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International Journal of Trichology International Journal of Trichology
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 Table of Contents  
CASE REPORT
Year : 2013  |  Volume : 5  |  Issue : 3  |  Page : 157-158  

Pemphigus vulgaris with loss of hair on the scalp


1 Department of Dermatology, Hadassah-Hebrew University Medical Center, Jerusalem, Israel
2 Department of Pathology, Hadassah-Hebrew University Medical Center, Jerusalem, Israel

Date of Web Publication22-Jan-2014

Correspondence Address:
Abraham Zlotogorski
Department of Dermatology, Hadassah-Hebrew University Medical Center, P.O. Box 12000, Jerusalem 9112001
Israel
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Source of Support: None, Conflict of Interest: None


DOI: 10.4103/0974-7753.125618

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   Abstract 

Pemphigus vulgaris is an autoimmune disease, which leads to flaccid bullae and erosions. Although the scalp is commonly involved, hair loss is rarely seen. We herein report a case of 32-year-old female patient with a 2-year history of pemphigus vulgaris, involving the skin and mucosa. Although clinical improvement was achieved with oral corticosteroids and mycophenolate mofetil, the patient developed tender plaques on her scalp, accompanied by hair loss. Histopathology and direct immunofluorescence were consistent with pemphigus vulgaris. Skin swab cultured Staphylococcus aureus. Treatment with oral and topical corticosteroids combined with mycophenolate mofetil resulted in clinical remission, with regrowth of scalp hair. Alopecia is an unusual clinical manifestation of pemphigus vulgaris. Our case supports the hypothesis that hair loss is induced by antibody-mediated outer root sheath keratinocyte acantholysis, in combination with skin infection, that together lead to the observed hair loss.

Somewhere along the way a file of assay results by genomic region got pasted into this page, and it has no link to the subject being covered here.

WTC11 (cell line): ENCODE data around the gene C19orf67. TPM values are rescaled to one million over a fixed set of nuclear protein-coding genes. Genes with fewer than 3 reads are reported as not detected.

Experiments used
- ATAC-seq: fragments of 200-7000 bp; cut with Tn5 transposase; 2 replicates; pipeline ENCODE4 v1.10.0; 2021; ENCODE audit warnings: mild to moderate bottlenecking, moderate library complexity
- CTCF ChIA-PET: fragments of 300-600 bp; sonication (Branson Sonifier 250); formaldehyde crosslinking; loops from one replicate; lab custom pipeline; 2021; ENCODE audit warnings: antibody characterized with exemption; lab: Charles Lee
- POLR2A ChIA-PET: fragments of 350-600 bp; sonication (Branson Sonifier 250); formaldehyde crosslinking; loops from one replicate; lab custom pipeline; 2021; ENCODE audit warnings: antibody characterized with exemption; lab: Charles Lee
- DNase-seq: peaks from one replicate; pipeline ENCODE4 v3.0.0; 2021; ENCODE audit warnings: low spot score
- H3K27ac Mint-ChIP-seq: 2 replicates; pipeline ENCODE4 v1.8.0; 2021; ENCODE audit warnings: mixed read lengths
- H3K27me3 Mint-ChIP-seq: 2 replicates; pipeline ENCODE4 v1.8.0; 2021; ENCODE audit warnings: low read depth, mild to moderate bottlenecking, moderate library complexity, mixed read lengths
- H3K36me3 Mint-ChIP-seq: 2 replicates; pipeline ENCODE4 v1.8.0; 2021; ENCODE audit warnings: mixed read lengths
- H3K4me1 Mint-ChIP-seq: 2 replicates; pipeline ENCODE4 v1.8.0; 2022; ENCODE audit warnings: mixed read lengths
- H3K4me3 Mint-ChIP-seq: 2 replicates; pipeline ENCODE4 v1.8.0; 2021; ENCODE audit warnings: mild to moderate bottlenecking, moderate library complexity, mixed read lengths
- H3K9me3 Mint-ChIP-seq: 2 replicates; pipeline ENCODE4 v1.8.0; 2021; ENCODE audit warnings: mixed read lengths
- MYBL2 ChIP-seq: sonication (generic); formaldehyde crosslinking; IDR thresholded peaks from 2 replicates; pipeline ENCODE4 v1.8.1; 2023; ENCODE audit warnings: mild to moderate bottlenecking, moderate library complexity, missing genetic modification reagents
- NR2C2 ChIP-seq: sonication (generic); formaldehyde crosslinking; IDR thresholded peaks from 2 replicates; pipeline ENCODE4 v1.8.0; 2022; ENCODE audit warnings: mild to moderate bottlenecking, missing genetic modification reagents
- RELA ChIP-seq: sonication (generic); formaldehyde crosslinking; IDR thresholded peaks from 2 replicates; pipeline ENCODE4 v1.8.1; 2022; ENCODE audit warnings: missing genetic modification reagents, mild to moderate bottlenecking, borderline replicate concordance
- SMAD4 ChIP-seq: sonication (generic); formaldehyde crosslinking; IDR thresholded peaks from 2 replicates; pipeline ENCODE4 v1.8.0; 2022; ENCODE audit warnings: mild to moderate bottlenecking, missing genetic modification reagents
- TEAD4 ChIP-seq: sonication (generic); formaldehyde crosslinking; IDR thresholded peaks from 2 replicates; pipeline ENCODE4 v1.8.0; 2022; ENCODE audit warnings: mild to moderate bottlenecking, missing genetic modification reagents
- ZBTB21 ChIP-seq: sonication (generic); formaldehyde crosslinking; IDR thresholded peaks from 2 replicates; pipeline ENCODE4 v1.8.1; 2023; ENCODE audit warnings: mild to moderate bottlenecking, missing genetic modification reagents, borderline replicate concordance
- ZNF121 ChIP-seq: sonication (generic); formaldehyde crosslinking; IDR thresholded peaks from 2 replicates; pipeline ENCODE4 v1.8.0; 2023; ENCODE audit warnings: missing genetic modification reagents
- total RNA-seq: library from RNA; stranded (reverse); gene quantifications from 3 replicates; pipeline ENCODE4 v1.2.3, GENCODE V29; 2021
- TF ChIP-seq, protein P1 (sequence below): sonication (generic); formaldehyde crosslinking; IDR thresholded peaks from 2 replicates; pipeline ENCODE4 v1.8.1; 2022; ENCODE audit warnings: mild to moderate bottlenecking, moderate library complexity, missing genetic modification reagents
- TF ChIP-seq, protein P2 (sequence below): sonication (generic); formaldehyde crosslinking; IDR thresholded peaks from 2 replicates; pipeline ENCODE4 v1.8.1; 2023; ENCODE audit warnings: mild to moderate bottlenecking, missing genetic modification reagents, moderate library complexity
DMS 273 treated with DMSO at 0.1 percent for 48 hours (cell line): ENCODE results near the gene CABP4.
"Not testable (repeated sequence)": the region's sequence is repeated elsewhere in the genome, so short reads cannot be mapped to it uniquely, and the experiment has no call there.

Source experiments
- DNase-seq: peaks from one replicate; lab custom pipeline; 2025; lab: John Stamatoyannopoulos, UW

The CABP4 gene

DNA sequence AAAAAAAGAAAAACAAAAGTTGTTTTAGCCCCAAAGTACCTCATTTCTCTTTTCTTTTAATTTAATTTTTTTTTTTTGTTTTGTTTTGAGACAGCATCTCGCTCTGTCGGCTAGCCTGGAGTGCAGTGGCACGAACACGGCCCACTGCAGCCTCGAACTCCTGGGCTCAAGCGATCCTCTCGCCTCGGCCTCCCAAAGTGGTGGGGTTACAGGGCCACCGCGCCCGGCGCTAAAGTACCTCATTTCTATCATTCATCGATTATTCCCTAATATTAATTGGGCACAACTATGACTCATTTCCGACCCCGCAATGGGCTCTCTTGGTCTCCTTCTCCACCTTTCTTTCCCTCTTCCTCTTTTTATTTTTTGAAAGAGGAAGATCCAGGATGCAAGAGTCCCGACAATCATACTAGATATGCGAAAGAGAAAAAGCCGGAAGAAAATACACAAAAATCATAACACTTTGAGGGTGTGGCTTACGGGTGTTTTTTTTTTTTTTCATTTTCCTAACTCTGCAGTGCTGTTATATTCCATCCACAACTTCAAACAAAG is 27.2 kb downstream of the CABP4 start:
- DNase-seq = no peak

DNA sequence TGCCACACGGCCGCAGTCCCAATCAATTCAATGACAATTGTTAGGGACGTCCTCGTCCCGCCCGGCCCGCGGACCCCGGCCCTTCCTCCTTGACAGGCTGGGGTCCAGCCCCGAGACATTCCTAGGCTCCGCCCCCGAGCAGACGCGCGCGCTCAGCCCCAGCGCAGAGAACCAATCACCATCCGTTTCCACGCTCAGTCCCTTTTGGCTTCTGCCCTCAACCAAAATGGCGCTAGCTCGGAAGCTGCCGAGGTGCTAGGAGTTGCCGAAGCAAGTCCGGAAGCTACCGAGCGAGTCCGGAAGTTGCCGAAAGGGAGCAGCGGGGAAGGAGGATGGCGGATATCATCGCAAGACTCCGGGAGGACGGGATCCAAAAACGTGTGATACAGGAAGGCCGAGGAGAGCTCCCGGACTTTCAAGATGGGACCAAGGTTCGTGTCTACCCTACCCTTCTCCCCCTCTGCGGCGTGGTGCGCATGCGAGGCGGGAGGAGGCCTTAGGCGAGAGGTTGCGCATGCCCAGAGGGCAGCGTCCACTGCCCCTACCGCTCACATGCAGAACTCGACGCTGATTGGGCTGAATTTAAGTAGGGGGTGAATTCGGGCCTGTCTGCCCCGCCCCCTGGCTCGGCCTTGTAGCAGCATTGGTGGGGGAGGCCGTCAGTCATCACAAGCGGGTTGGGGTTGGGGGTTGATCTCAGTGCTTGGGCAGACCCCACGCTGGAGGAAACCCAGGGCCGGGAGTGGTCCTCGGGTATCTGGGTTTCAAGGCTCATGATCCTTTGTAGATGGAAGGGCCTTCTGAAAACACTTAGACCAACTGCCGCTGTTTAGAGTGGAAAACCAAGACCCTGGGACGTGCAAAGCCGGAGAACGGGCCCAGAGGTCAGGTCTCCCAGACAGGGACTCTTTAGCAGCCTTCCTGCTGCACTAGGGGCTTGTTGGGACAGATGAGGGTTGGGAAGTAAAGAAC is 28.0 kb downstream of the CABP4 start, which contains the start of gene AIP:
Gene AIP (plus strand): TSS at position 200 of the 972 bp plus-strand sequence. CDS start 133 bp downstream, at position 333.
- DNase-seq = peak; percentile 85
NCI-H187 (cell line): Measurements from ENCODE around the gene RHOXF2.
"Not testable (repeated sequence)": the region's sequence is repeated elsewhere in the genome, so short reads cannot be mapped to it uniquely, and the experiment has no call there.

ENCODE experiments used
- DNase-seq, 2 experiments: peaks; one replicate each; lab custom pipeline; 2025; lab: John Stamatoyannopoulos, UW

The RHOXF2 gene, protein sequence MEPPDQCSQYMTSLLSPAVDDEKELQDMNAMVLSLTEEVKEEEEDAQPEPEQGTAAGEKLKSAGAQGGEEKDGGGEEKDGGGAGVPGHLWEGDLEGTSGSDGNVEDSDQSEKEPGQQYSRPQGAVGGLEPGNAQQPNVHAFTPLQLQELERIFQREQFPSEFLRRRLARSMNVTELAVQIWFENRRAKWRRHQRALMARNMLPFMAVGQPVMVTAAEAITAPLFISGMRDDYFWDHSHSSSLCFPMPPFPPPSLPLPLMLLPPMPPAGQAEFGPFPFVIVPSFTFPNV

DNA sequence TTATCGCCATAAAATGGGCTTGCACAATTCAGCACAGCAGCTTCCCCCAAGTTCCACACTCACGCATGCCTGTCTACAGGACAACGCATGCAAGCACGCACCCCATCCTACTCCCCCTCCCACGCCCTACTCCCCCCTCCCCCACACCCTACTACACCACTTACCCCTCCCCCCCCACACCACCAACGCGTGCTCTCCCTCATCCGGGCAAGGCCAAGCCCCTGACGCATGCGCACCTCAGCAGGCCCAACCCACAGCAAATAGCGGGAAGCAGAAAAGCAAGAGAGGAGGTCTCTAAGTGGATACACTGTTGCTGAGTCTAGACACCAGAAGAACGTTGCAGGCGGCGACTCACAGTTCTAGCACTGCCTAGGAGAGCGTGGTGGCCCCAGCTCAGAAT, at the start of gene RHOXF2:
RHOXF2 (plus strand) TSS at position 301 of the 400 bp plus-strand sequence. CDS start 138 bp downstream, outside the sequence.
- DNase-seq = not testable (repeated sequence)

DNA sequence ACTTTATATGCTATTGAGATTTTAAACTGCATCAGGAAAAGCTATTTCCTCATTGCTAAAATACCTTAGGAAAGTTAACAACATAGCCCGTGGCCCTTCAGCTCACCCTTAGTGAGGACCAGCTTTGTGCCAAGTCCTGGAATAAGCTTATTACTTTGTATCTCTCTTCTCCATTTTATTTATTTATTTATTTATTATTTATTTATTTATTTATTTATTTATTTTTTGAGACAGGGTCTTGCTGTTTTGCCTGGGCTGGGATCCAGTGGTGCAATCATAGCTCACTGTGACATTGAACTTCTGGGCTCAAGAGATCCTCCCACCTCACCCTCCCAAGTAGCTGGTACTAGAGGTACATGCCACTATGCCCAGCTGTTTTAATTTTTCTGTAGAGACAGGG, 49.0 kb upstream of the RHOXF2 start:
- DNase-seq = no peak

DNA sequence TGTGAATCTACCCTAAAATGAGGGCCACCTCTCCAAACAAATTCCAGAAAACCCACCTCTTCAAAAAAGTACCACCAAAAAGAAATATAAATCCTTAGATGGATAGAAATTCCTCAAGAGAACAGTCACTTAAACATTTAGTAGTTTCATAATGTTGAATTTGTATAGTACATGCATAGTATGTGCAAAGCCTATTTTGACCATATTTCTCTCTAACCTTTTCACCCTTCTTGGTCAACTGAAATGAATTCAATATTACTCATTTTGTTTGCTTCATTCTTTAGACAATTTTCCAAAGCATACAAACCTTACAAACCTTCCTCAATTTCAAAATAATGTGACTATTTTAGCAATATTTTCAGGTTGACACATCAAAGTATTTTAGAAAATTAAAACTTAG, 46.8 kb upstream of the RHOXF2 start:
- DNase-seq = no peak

Keywords: Alopecia, pemphigus vulgaris, scalp


How to cite this article:
Hadayer N, Ramot Y, Maly A, Zlotogorski A. Pemphigus vulgaris with loss of hair on the scalp. Int J Trichol 2013;5:157-8

How to cite this URL:
Hadayer N, Ramot Y, Maly A, Zlotogorski A. Pemphigus vulgaris with loss of hair on the scalp. Int J Trichol [serial online] 2013 [cited 2022 Dec 6];5:157-8. Available from: https://www.ijtrichology.com/text.asp?2013/5/3/157/125618


   Introduction Top


Pemphigus vulgaris is an autoimmune disease, in which antibodies against desmogleins cause intraepidermal acantholysis, and lead to the clinical manifestation of flaccid bullae. [1] Although the scalp is frequently involved in pemphigus vulgaris, [2] associated hair loss has only rarely been described. [3],[4],[5],[6] We report a rare case of pemphigus vulgaris involving the scalp that leads to hair loss.


   Case Report Top


We report on a 32-year-old female patient who presented with a 2-year history of flaccid bullae over her upper trunk, erosions over her oral mucosa and hard palate, and several crusted erosions over her scalp. The clinical as well as the pathological and direct immunofluorescence findings supported the diagnosis of pemphigus vulgaris and the patient was treated with systemic steroids and mycophenolate mofetil as a steroid sparing agent with clinical improvement, except for the lesions on her scalp. The erosions on the scalp were treated with high potency topical steroids with good clinical response; however several months later the patient returned with scalp folliculitis, which later progressed to indurative tender plaques with loss of hair over the involved areas on her scalp [Figure 1]a. Biopsy taken from the lesion was compatible with the diagnosis of pemphigus vulgaris, demonstrating acantholysis of the epidermal as well as the outer root sheath keratinocytes [Figure 1]b]. Direct immunofluorescence demonstrated immunoglobulin G deposition on the intercellular spaces within the epidermis [Figure 1]c. Scalp swab taken from the lesion cultured Staphylococcus aureus.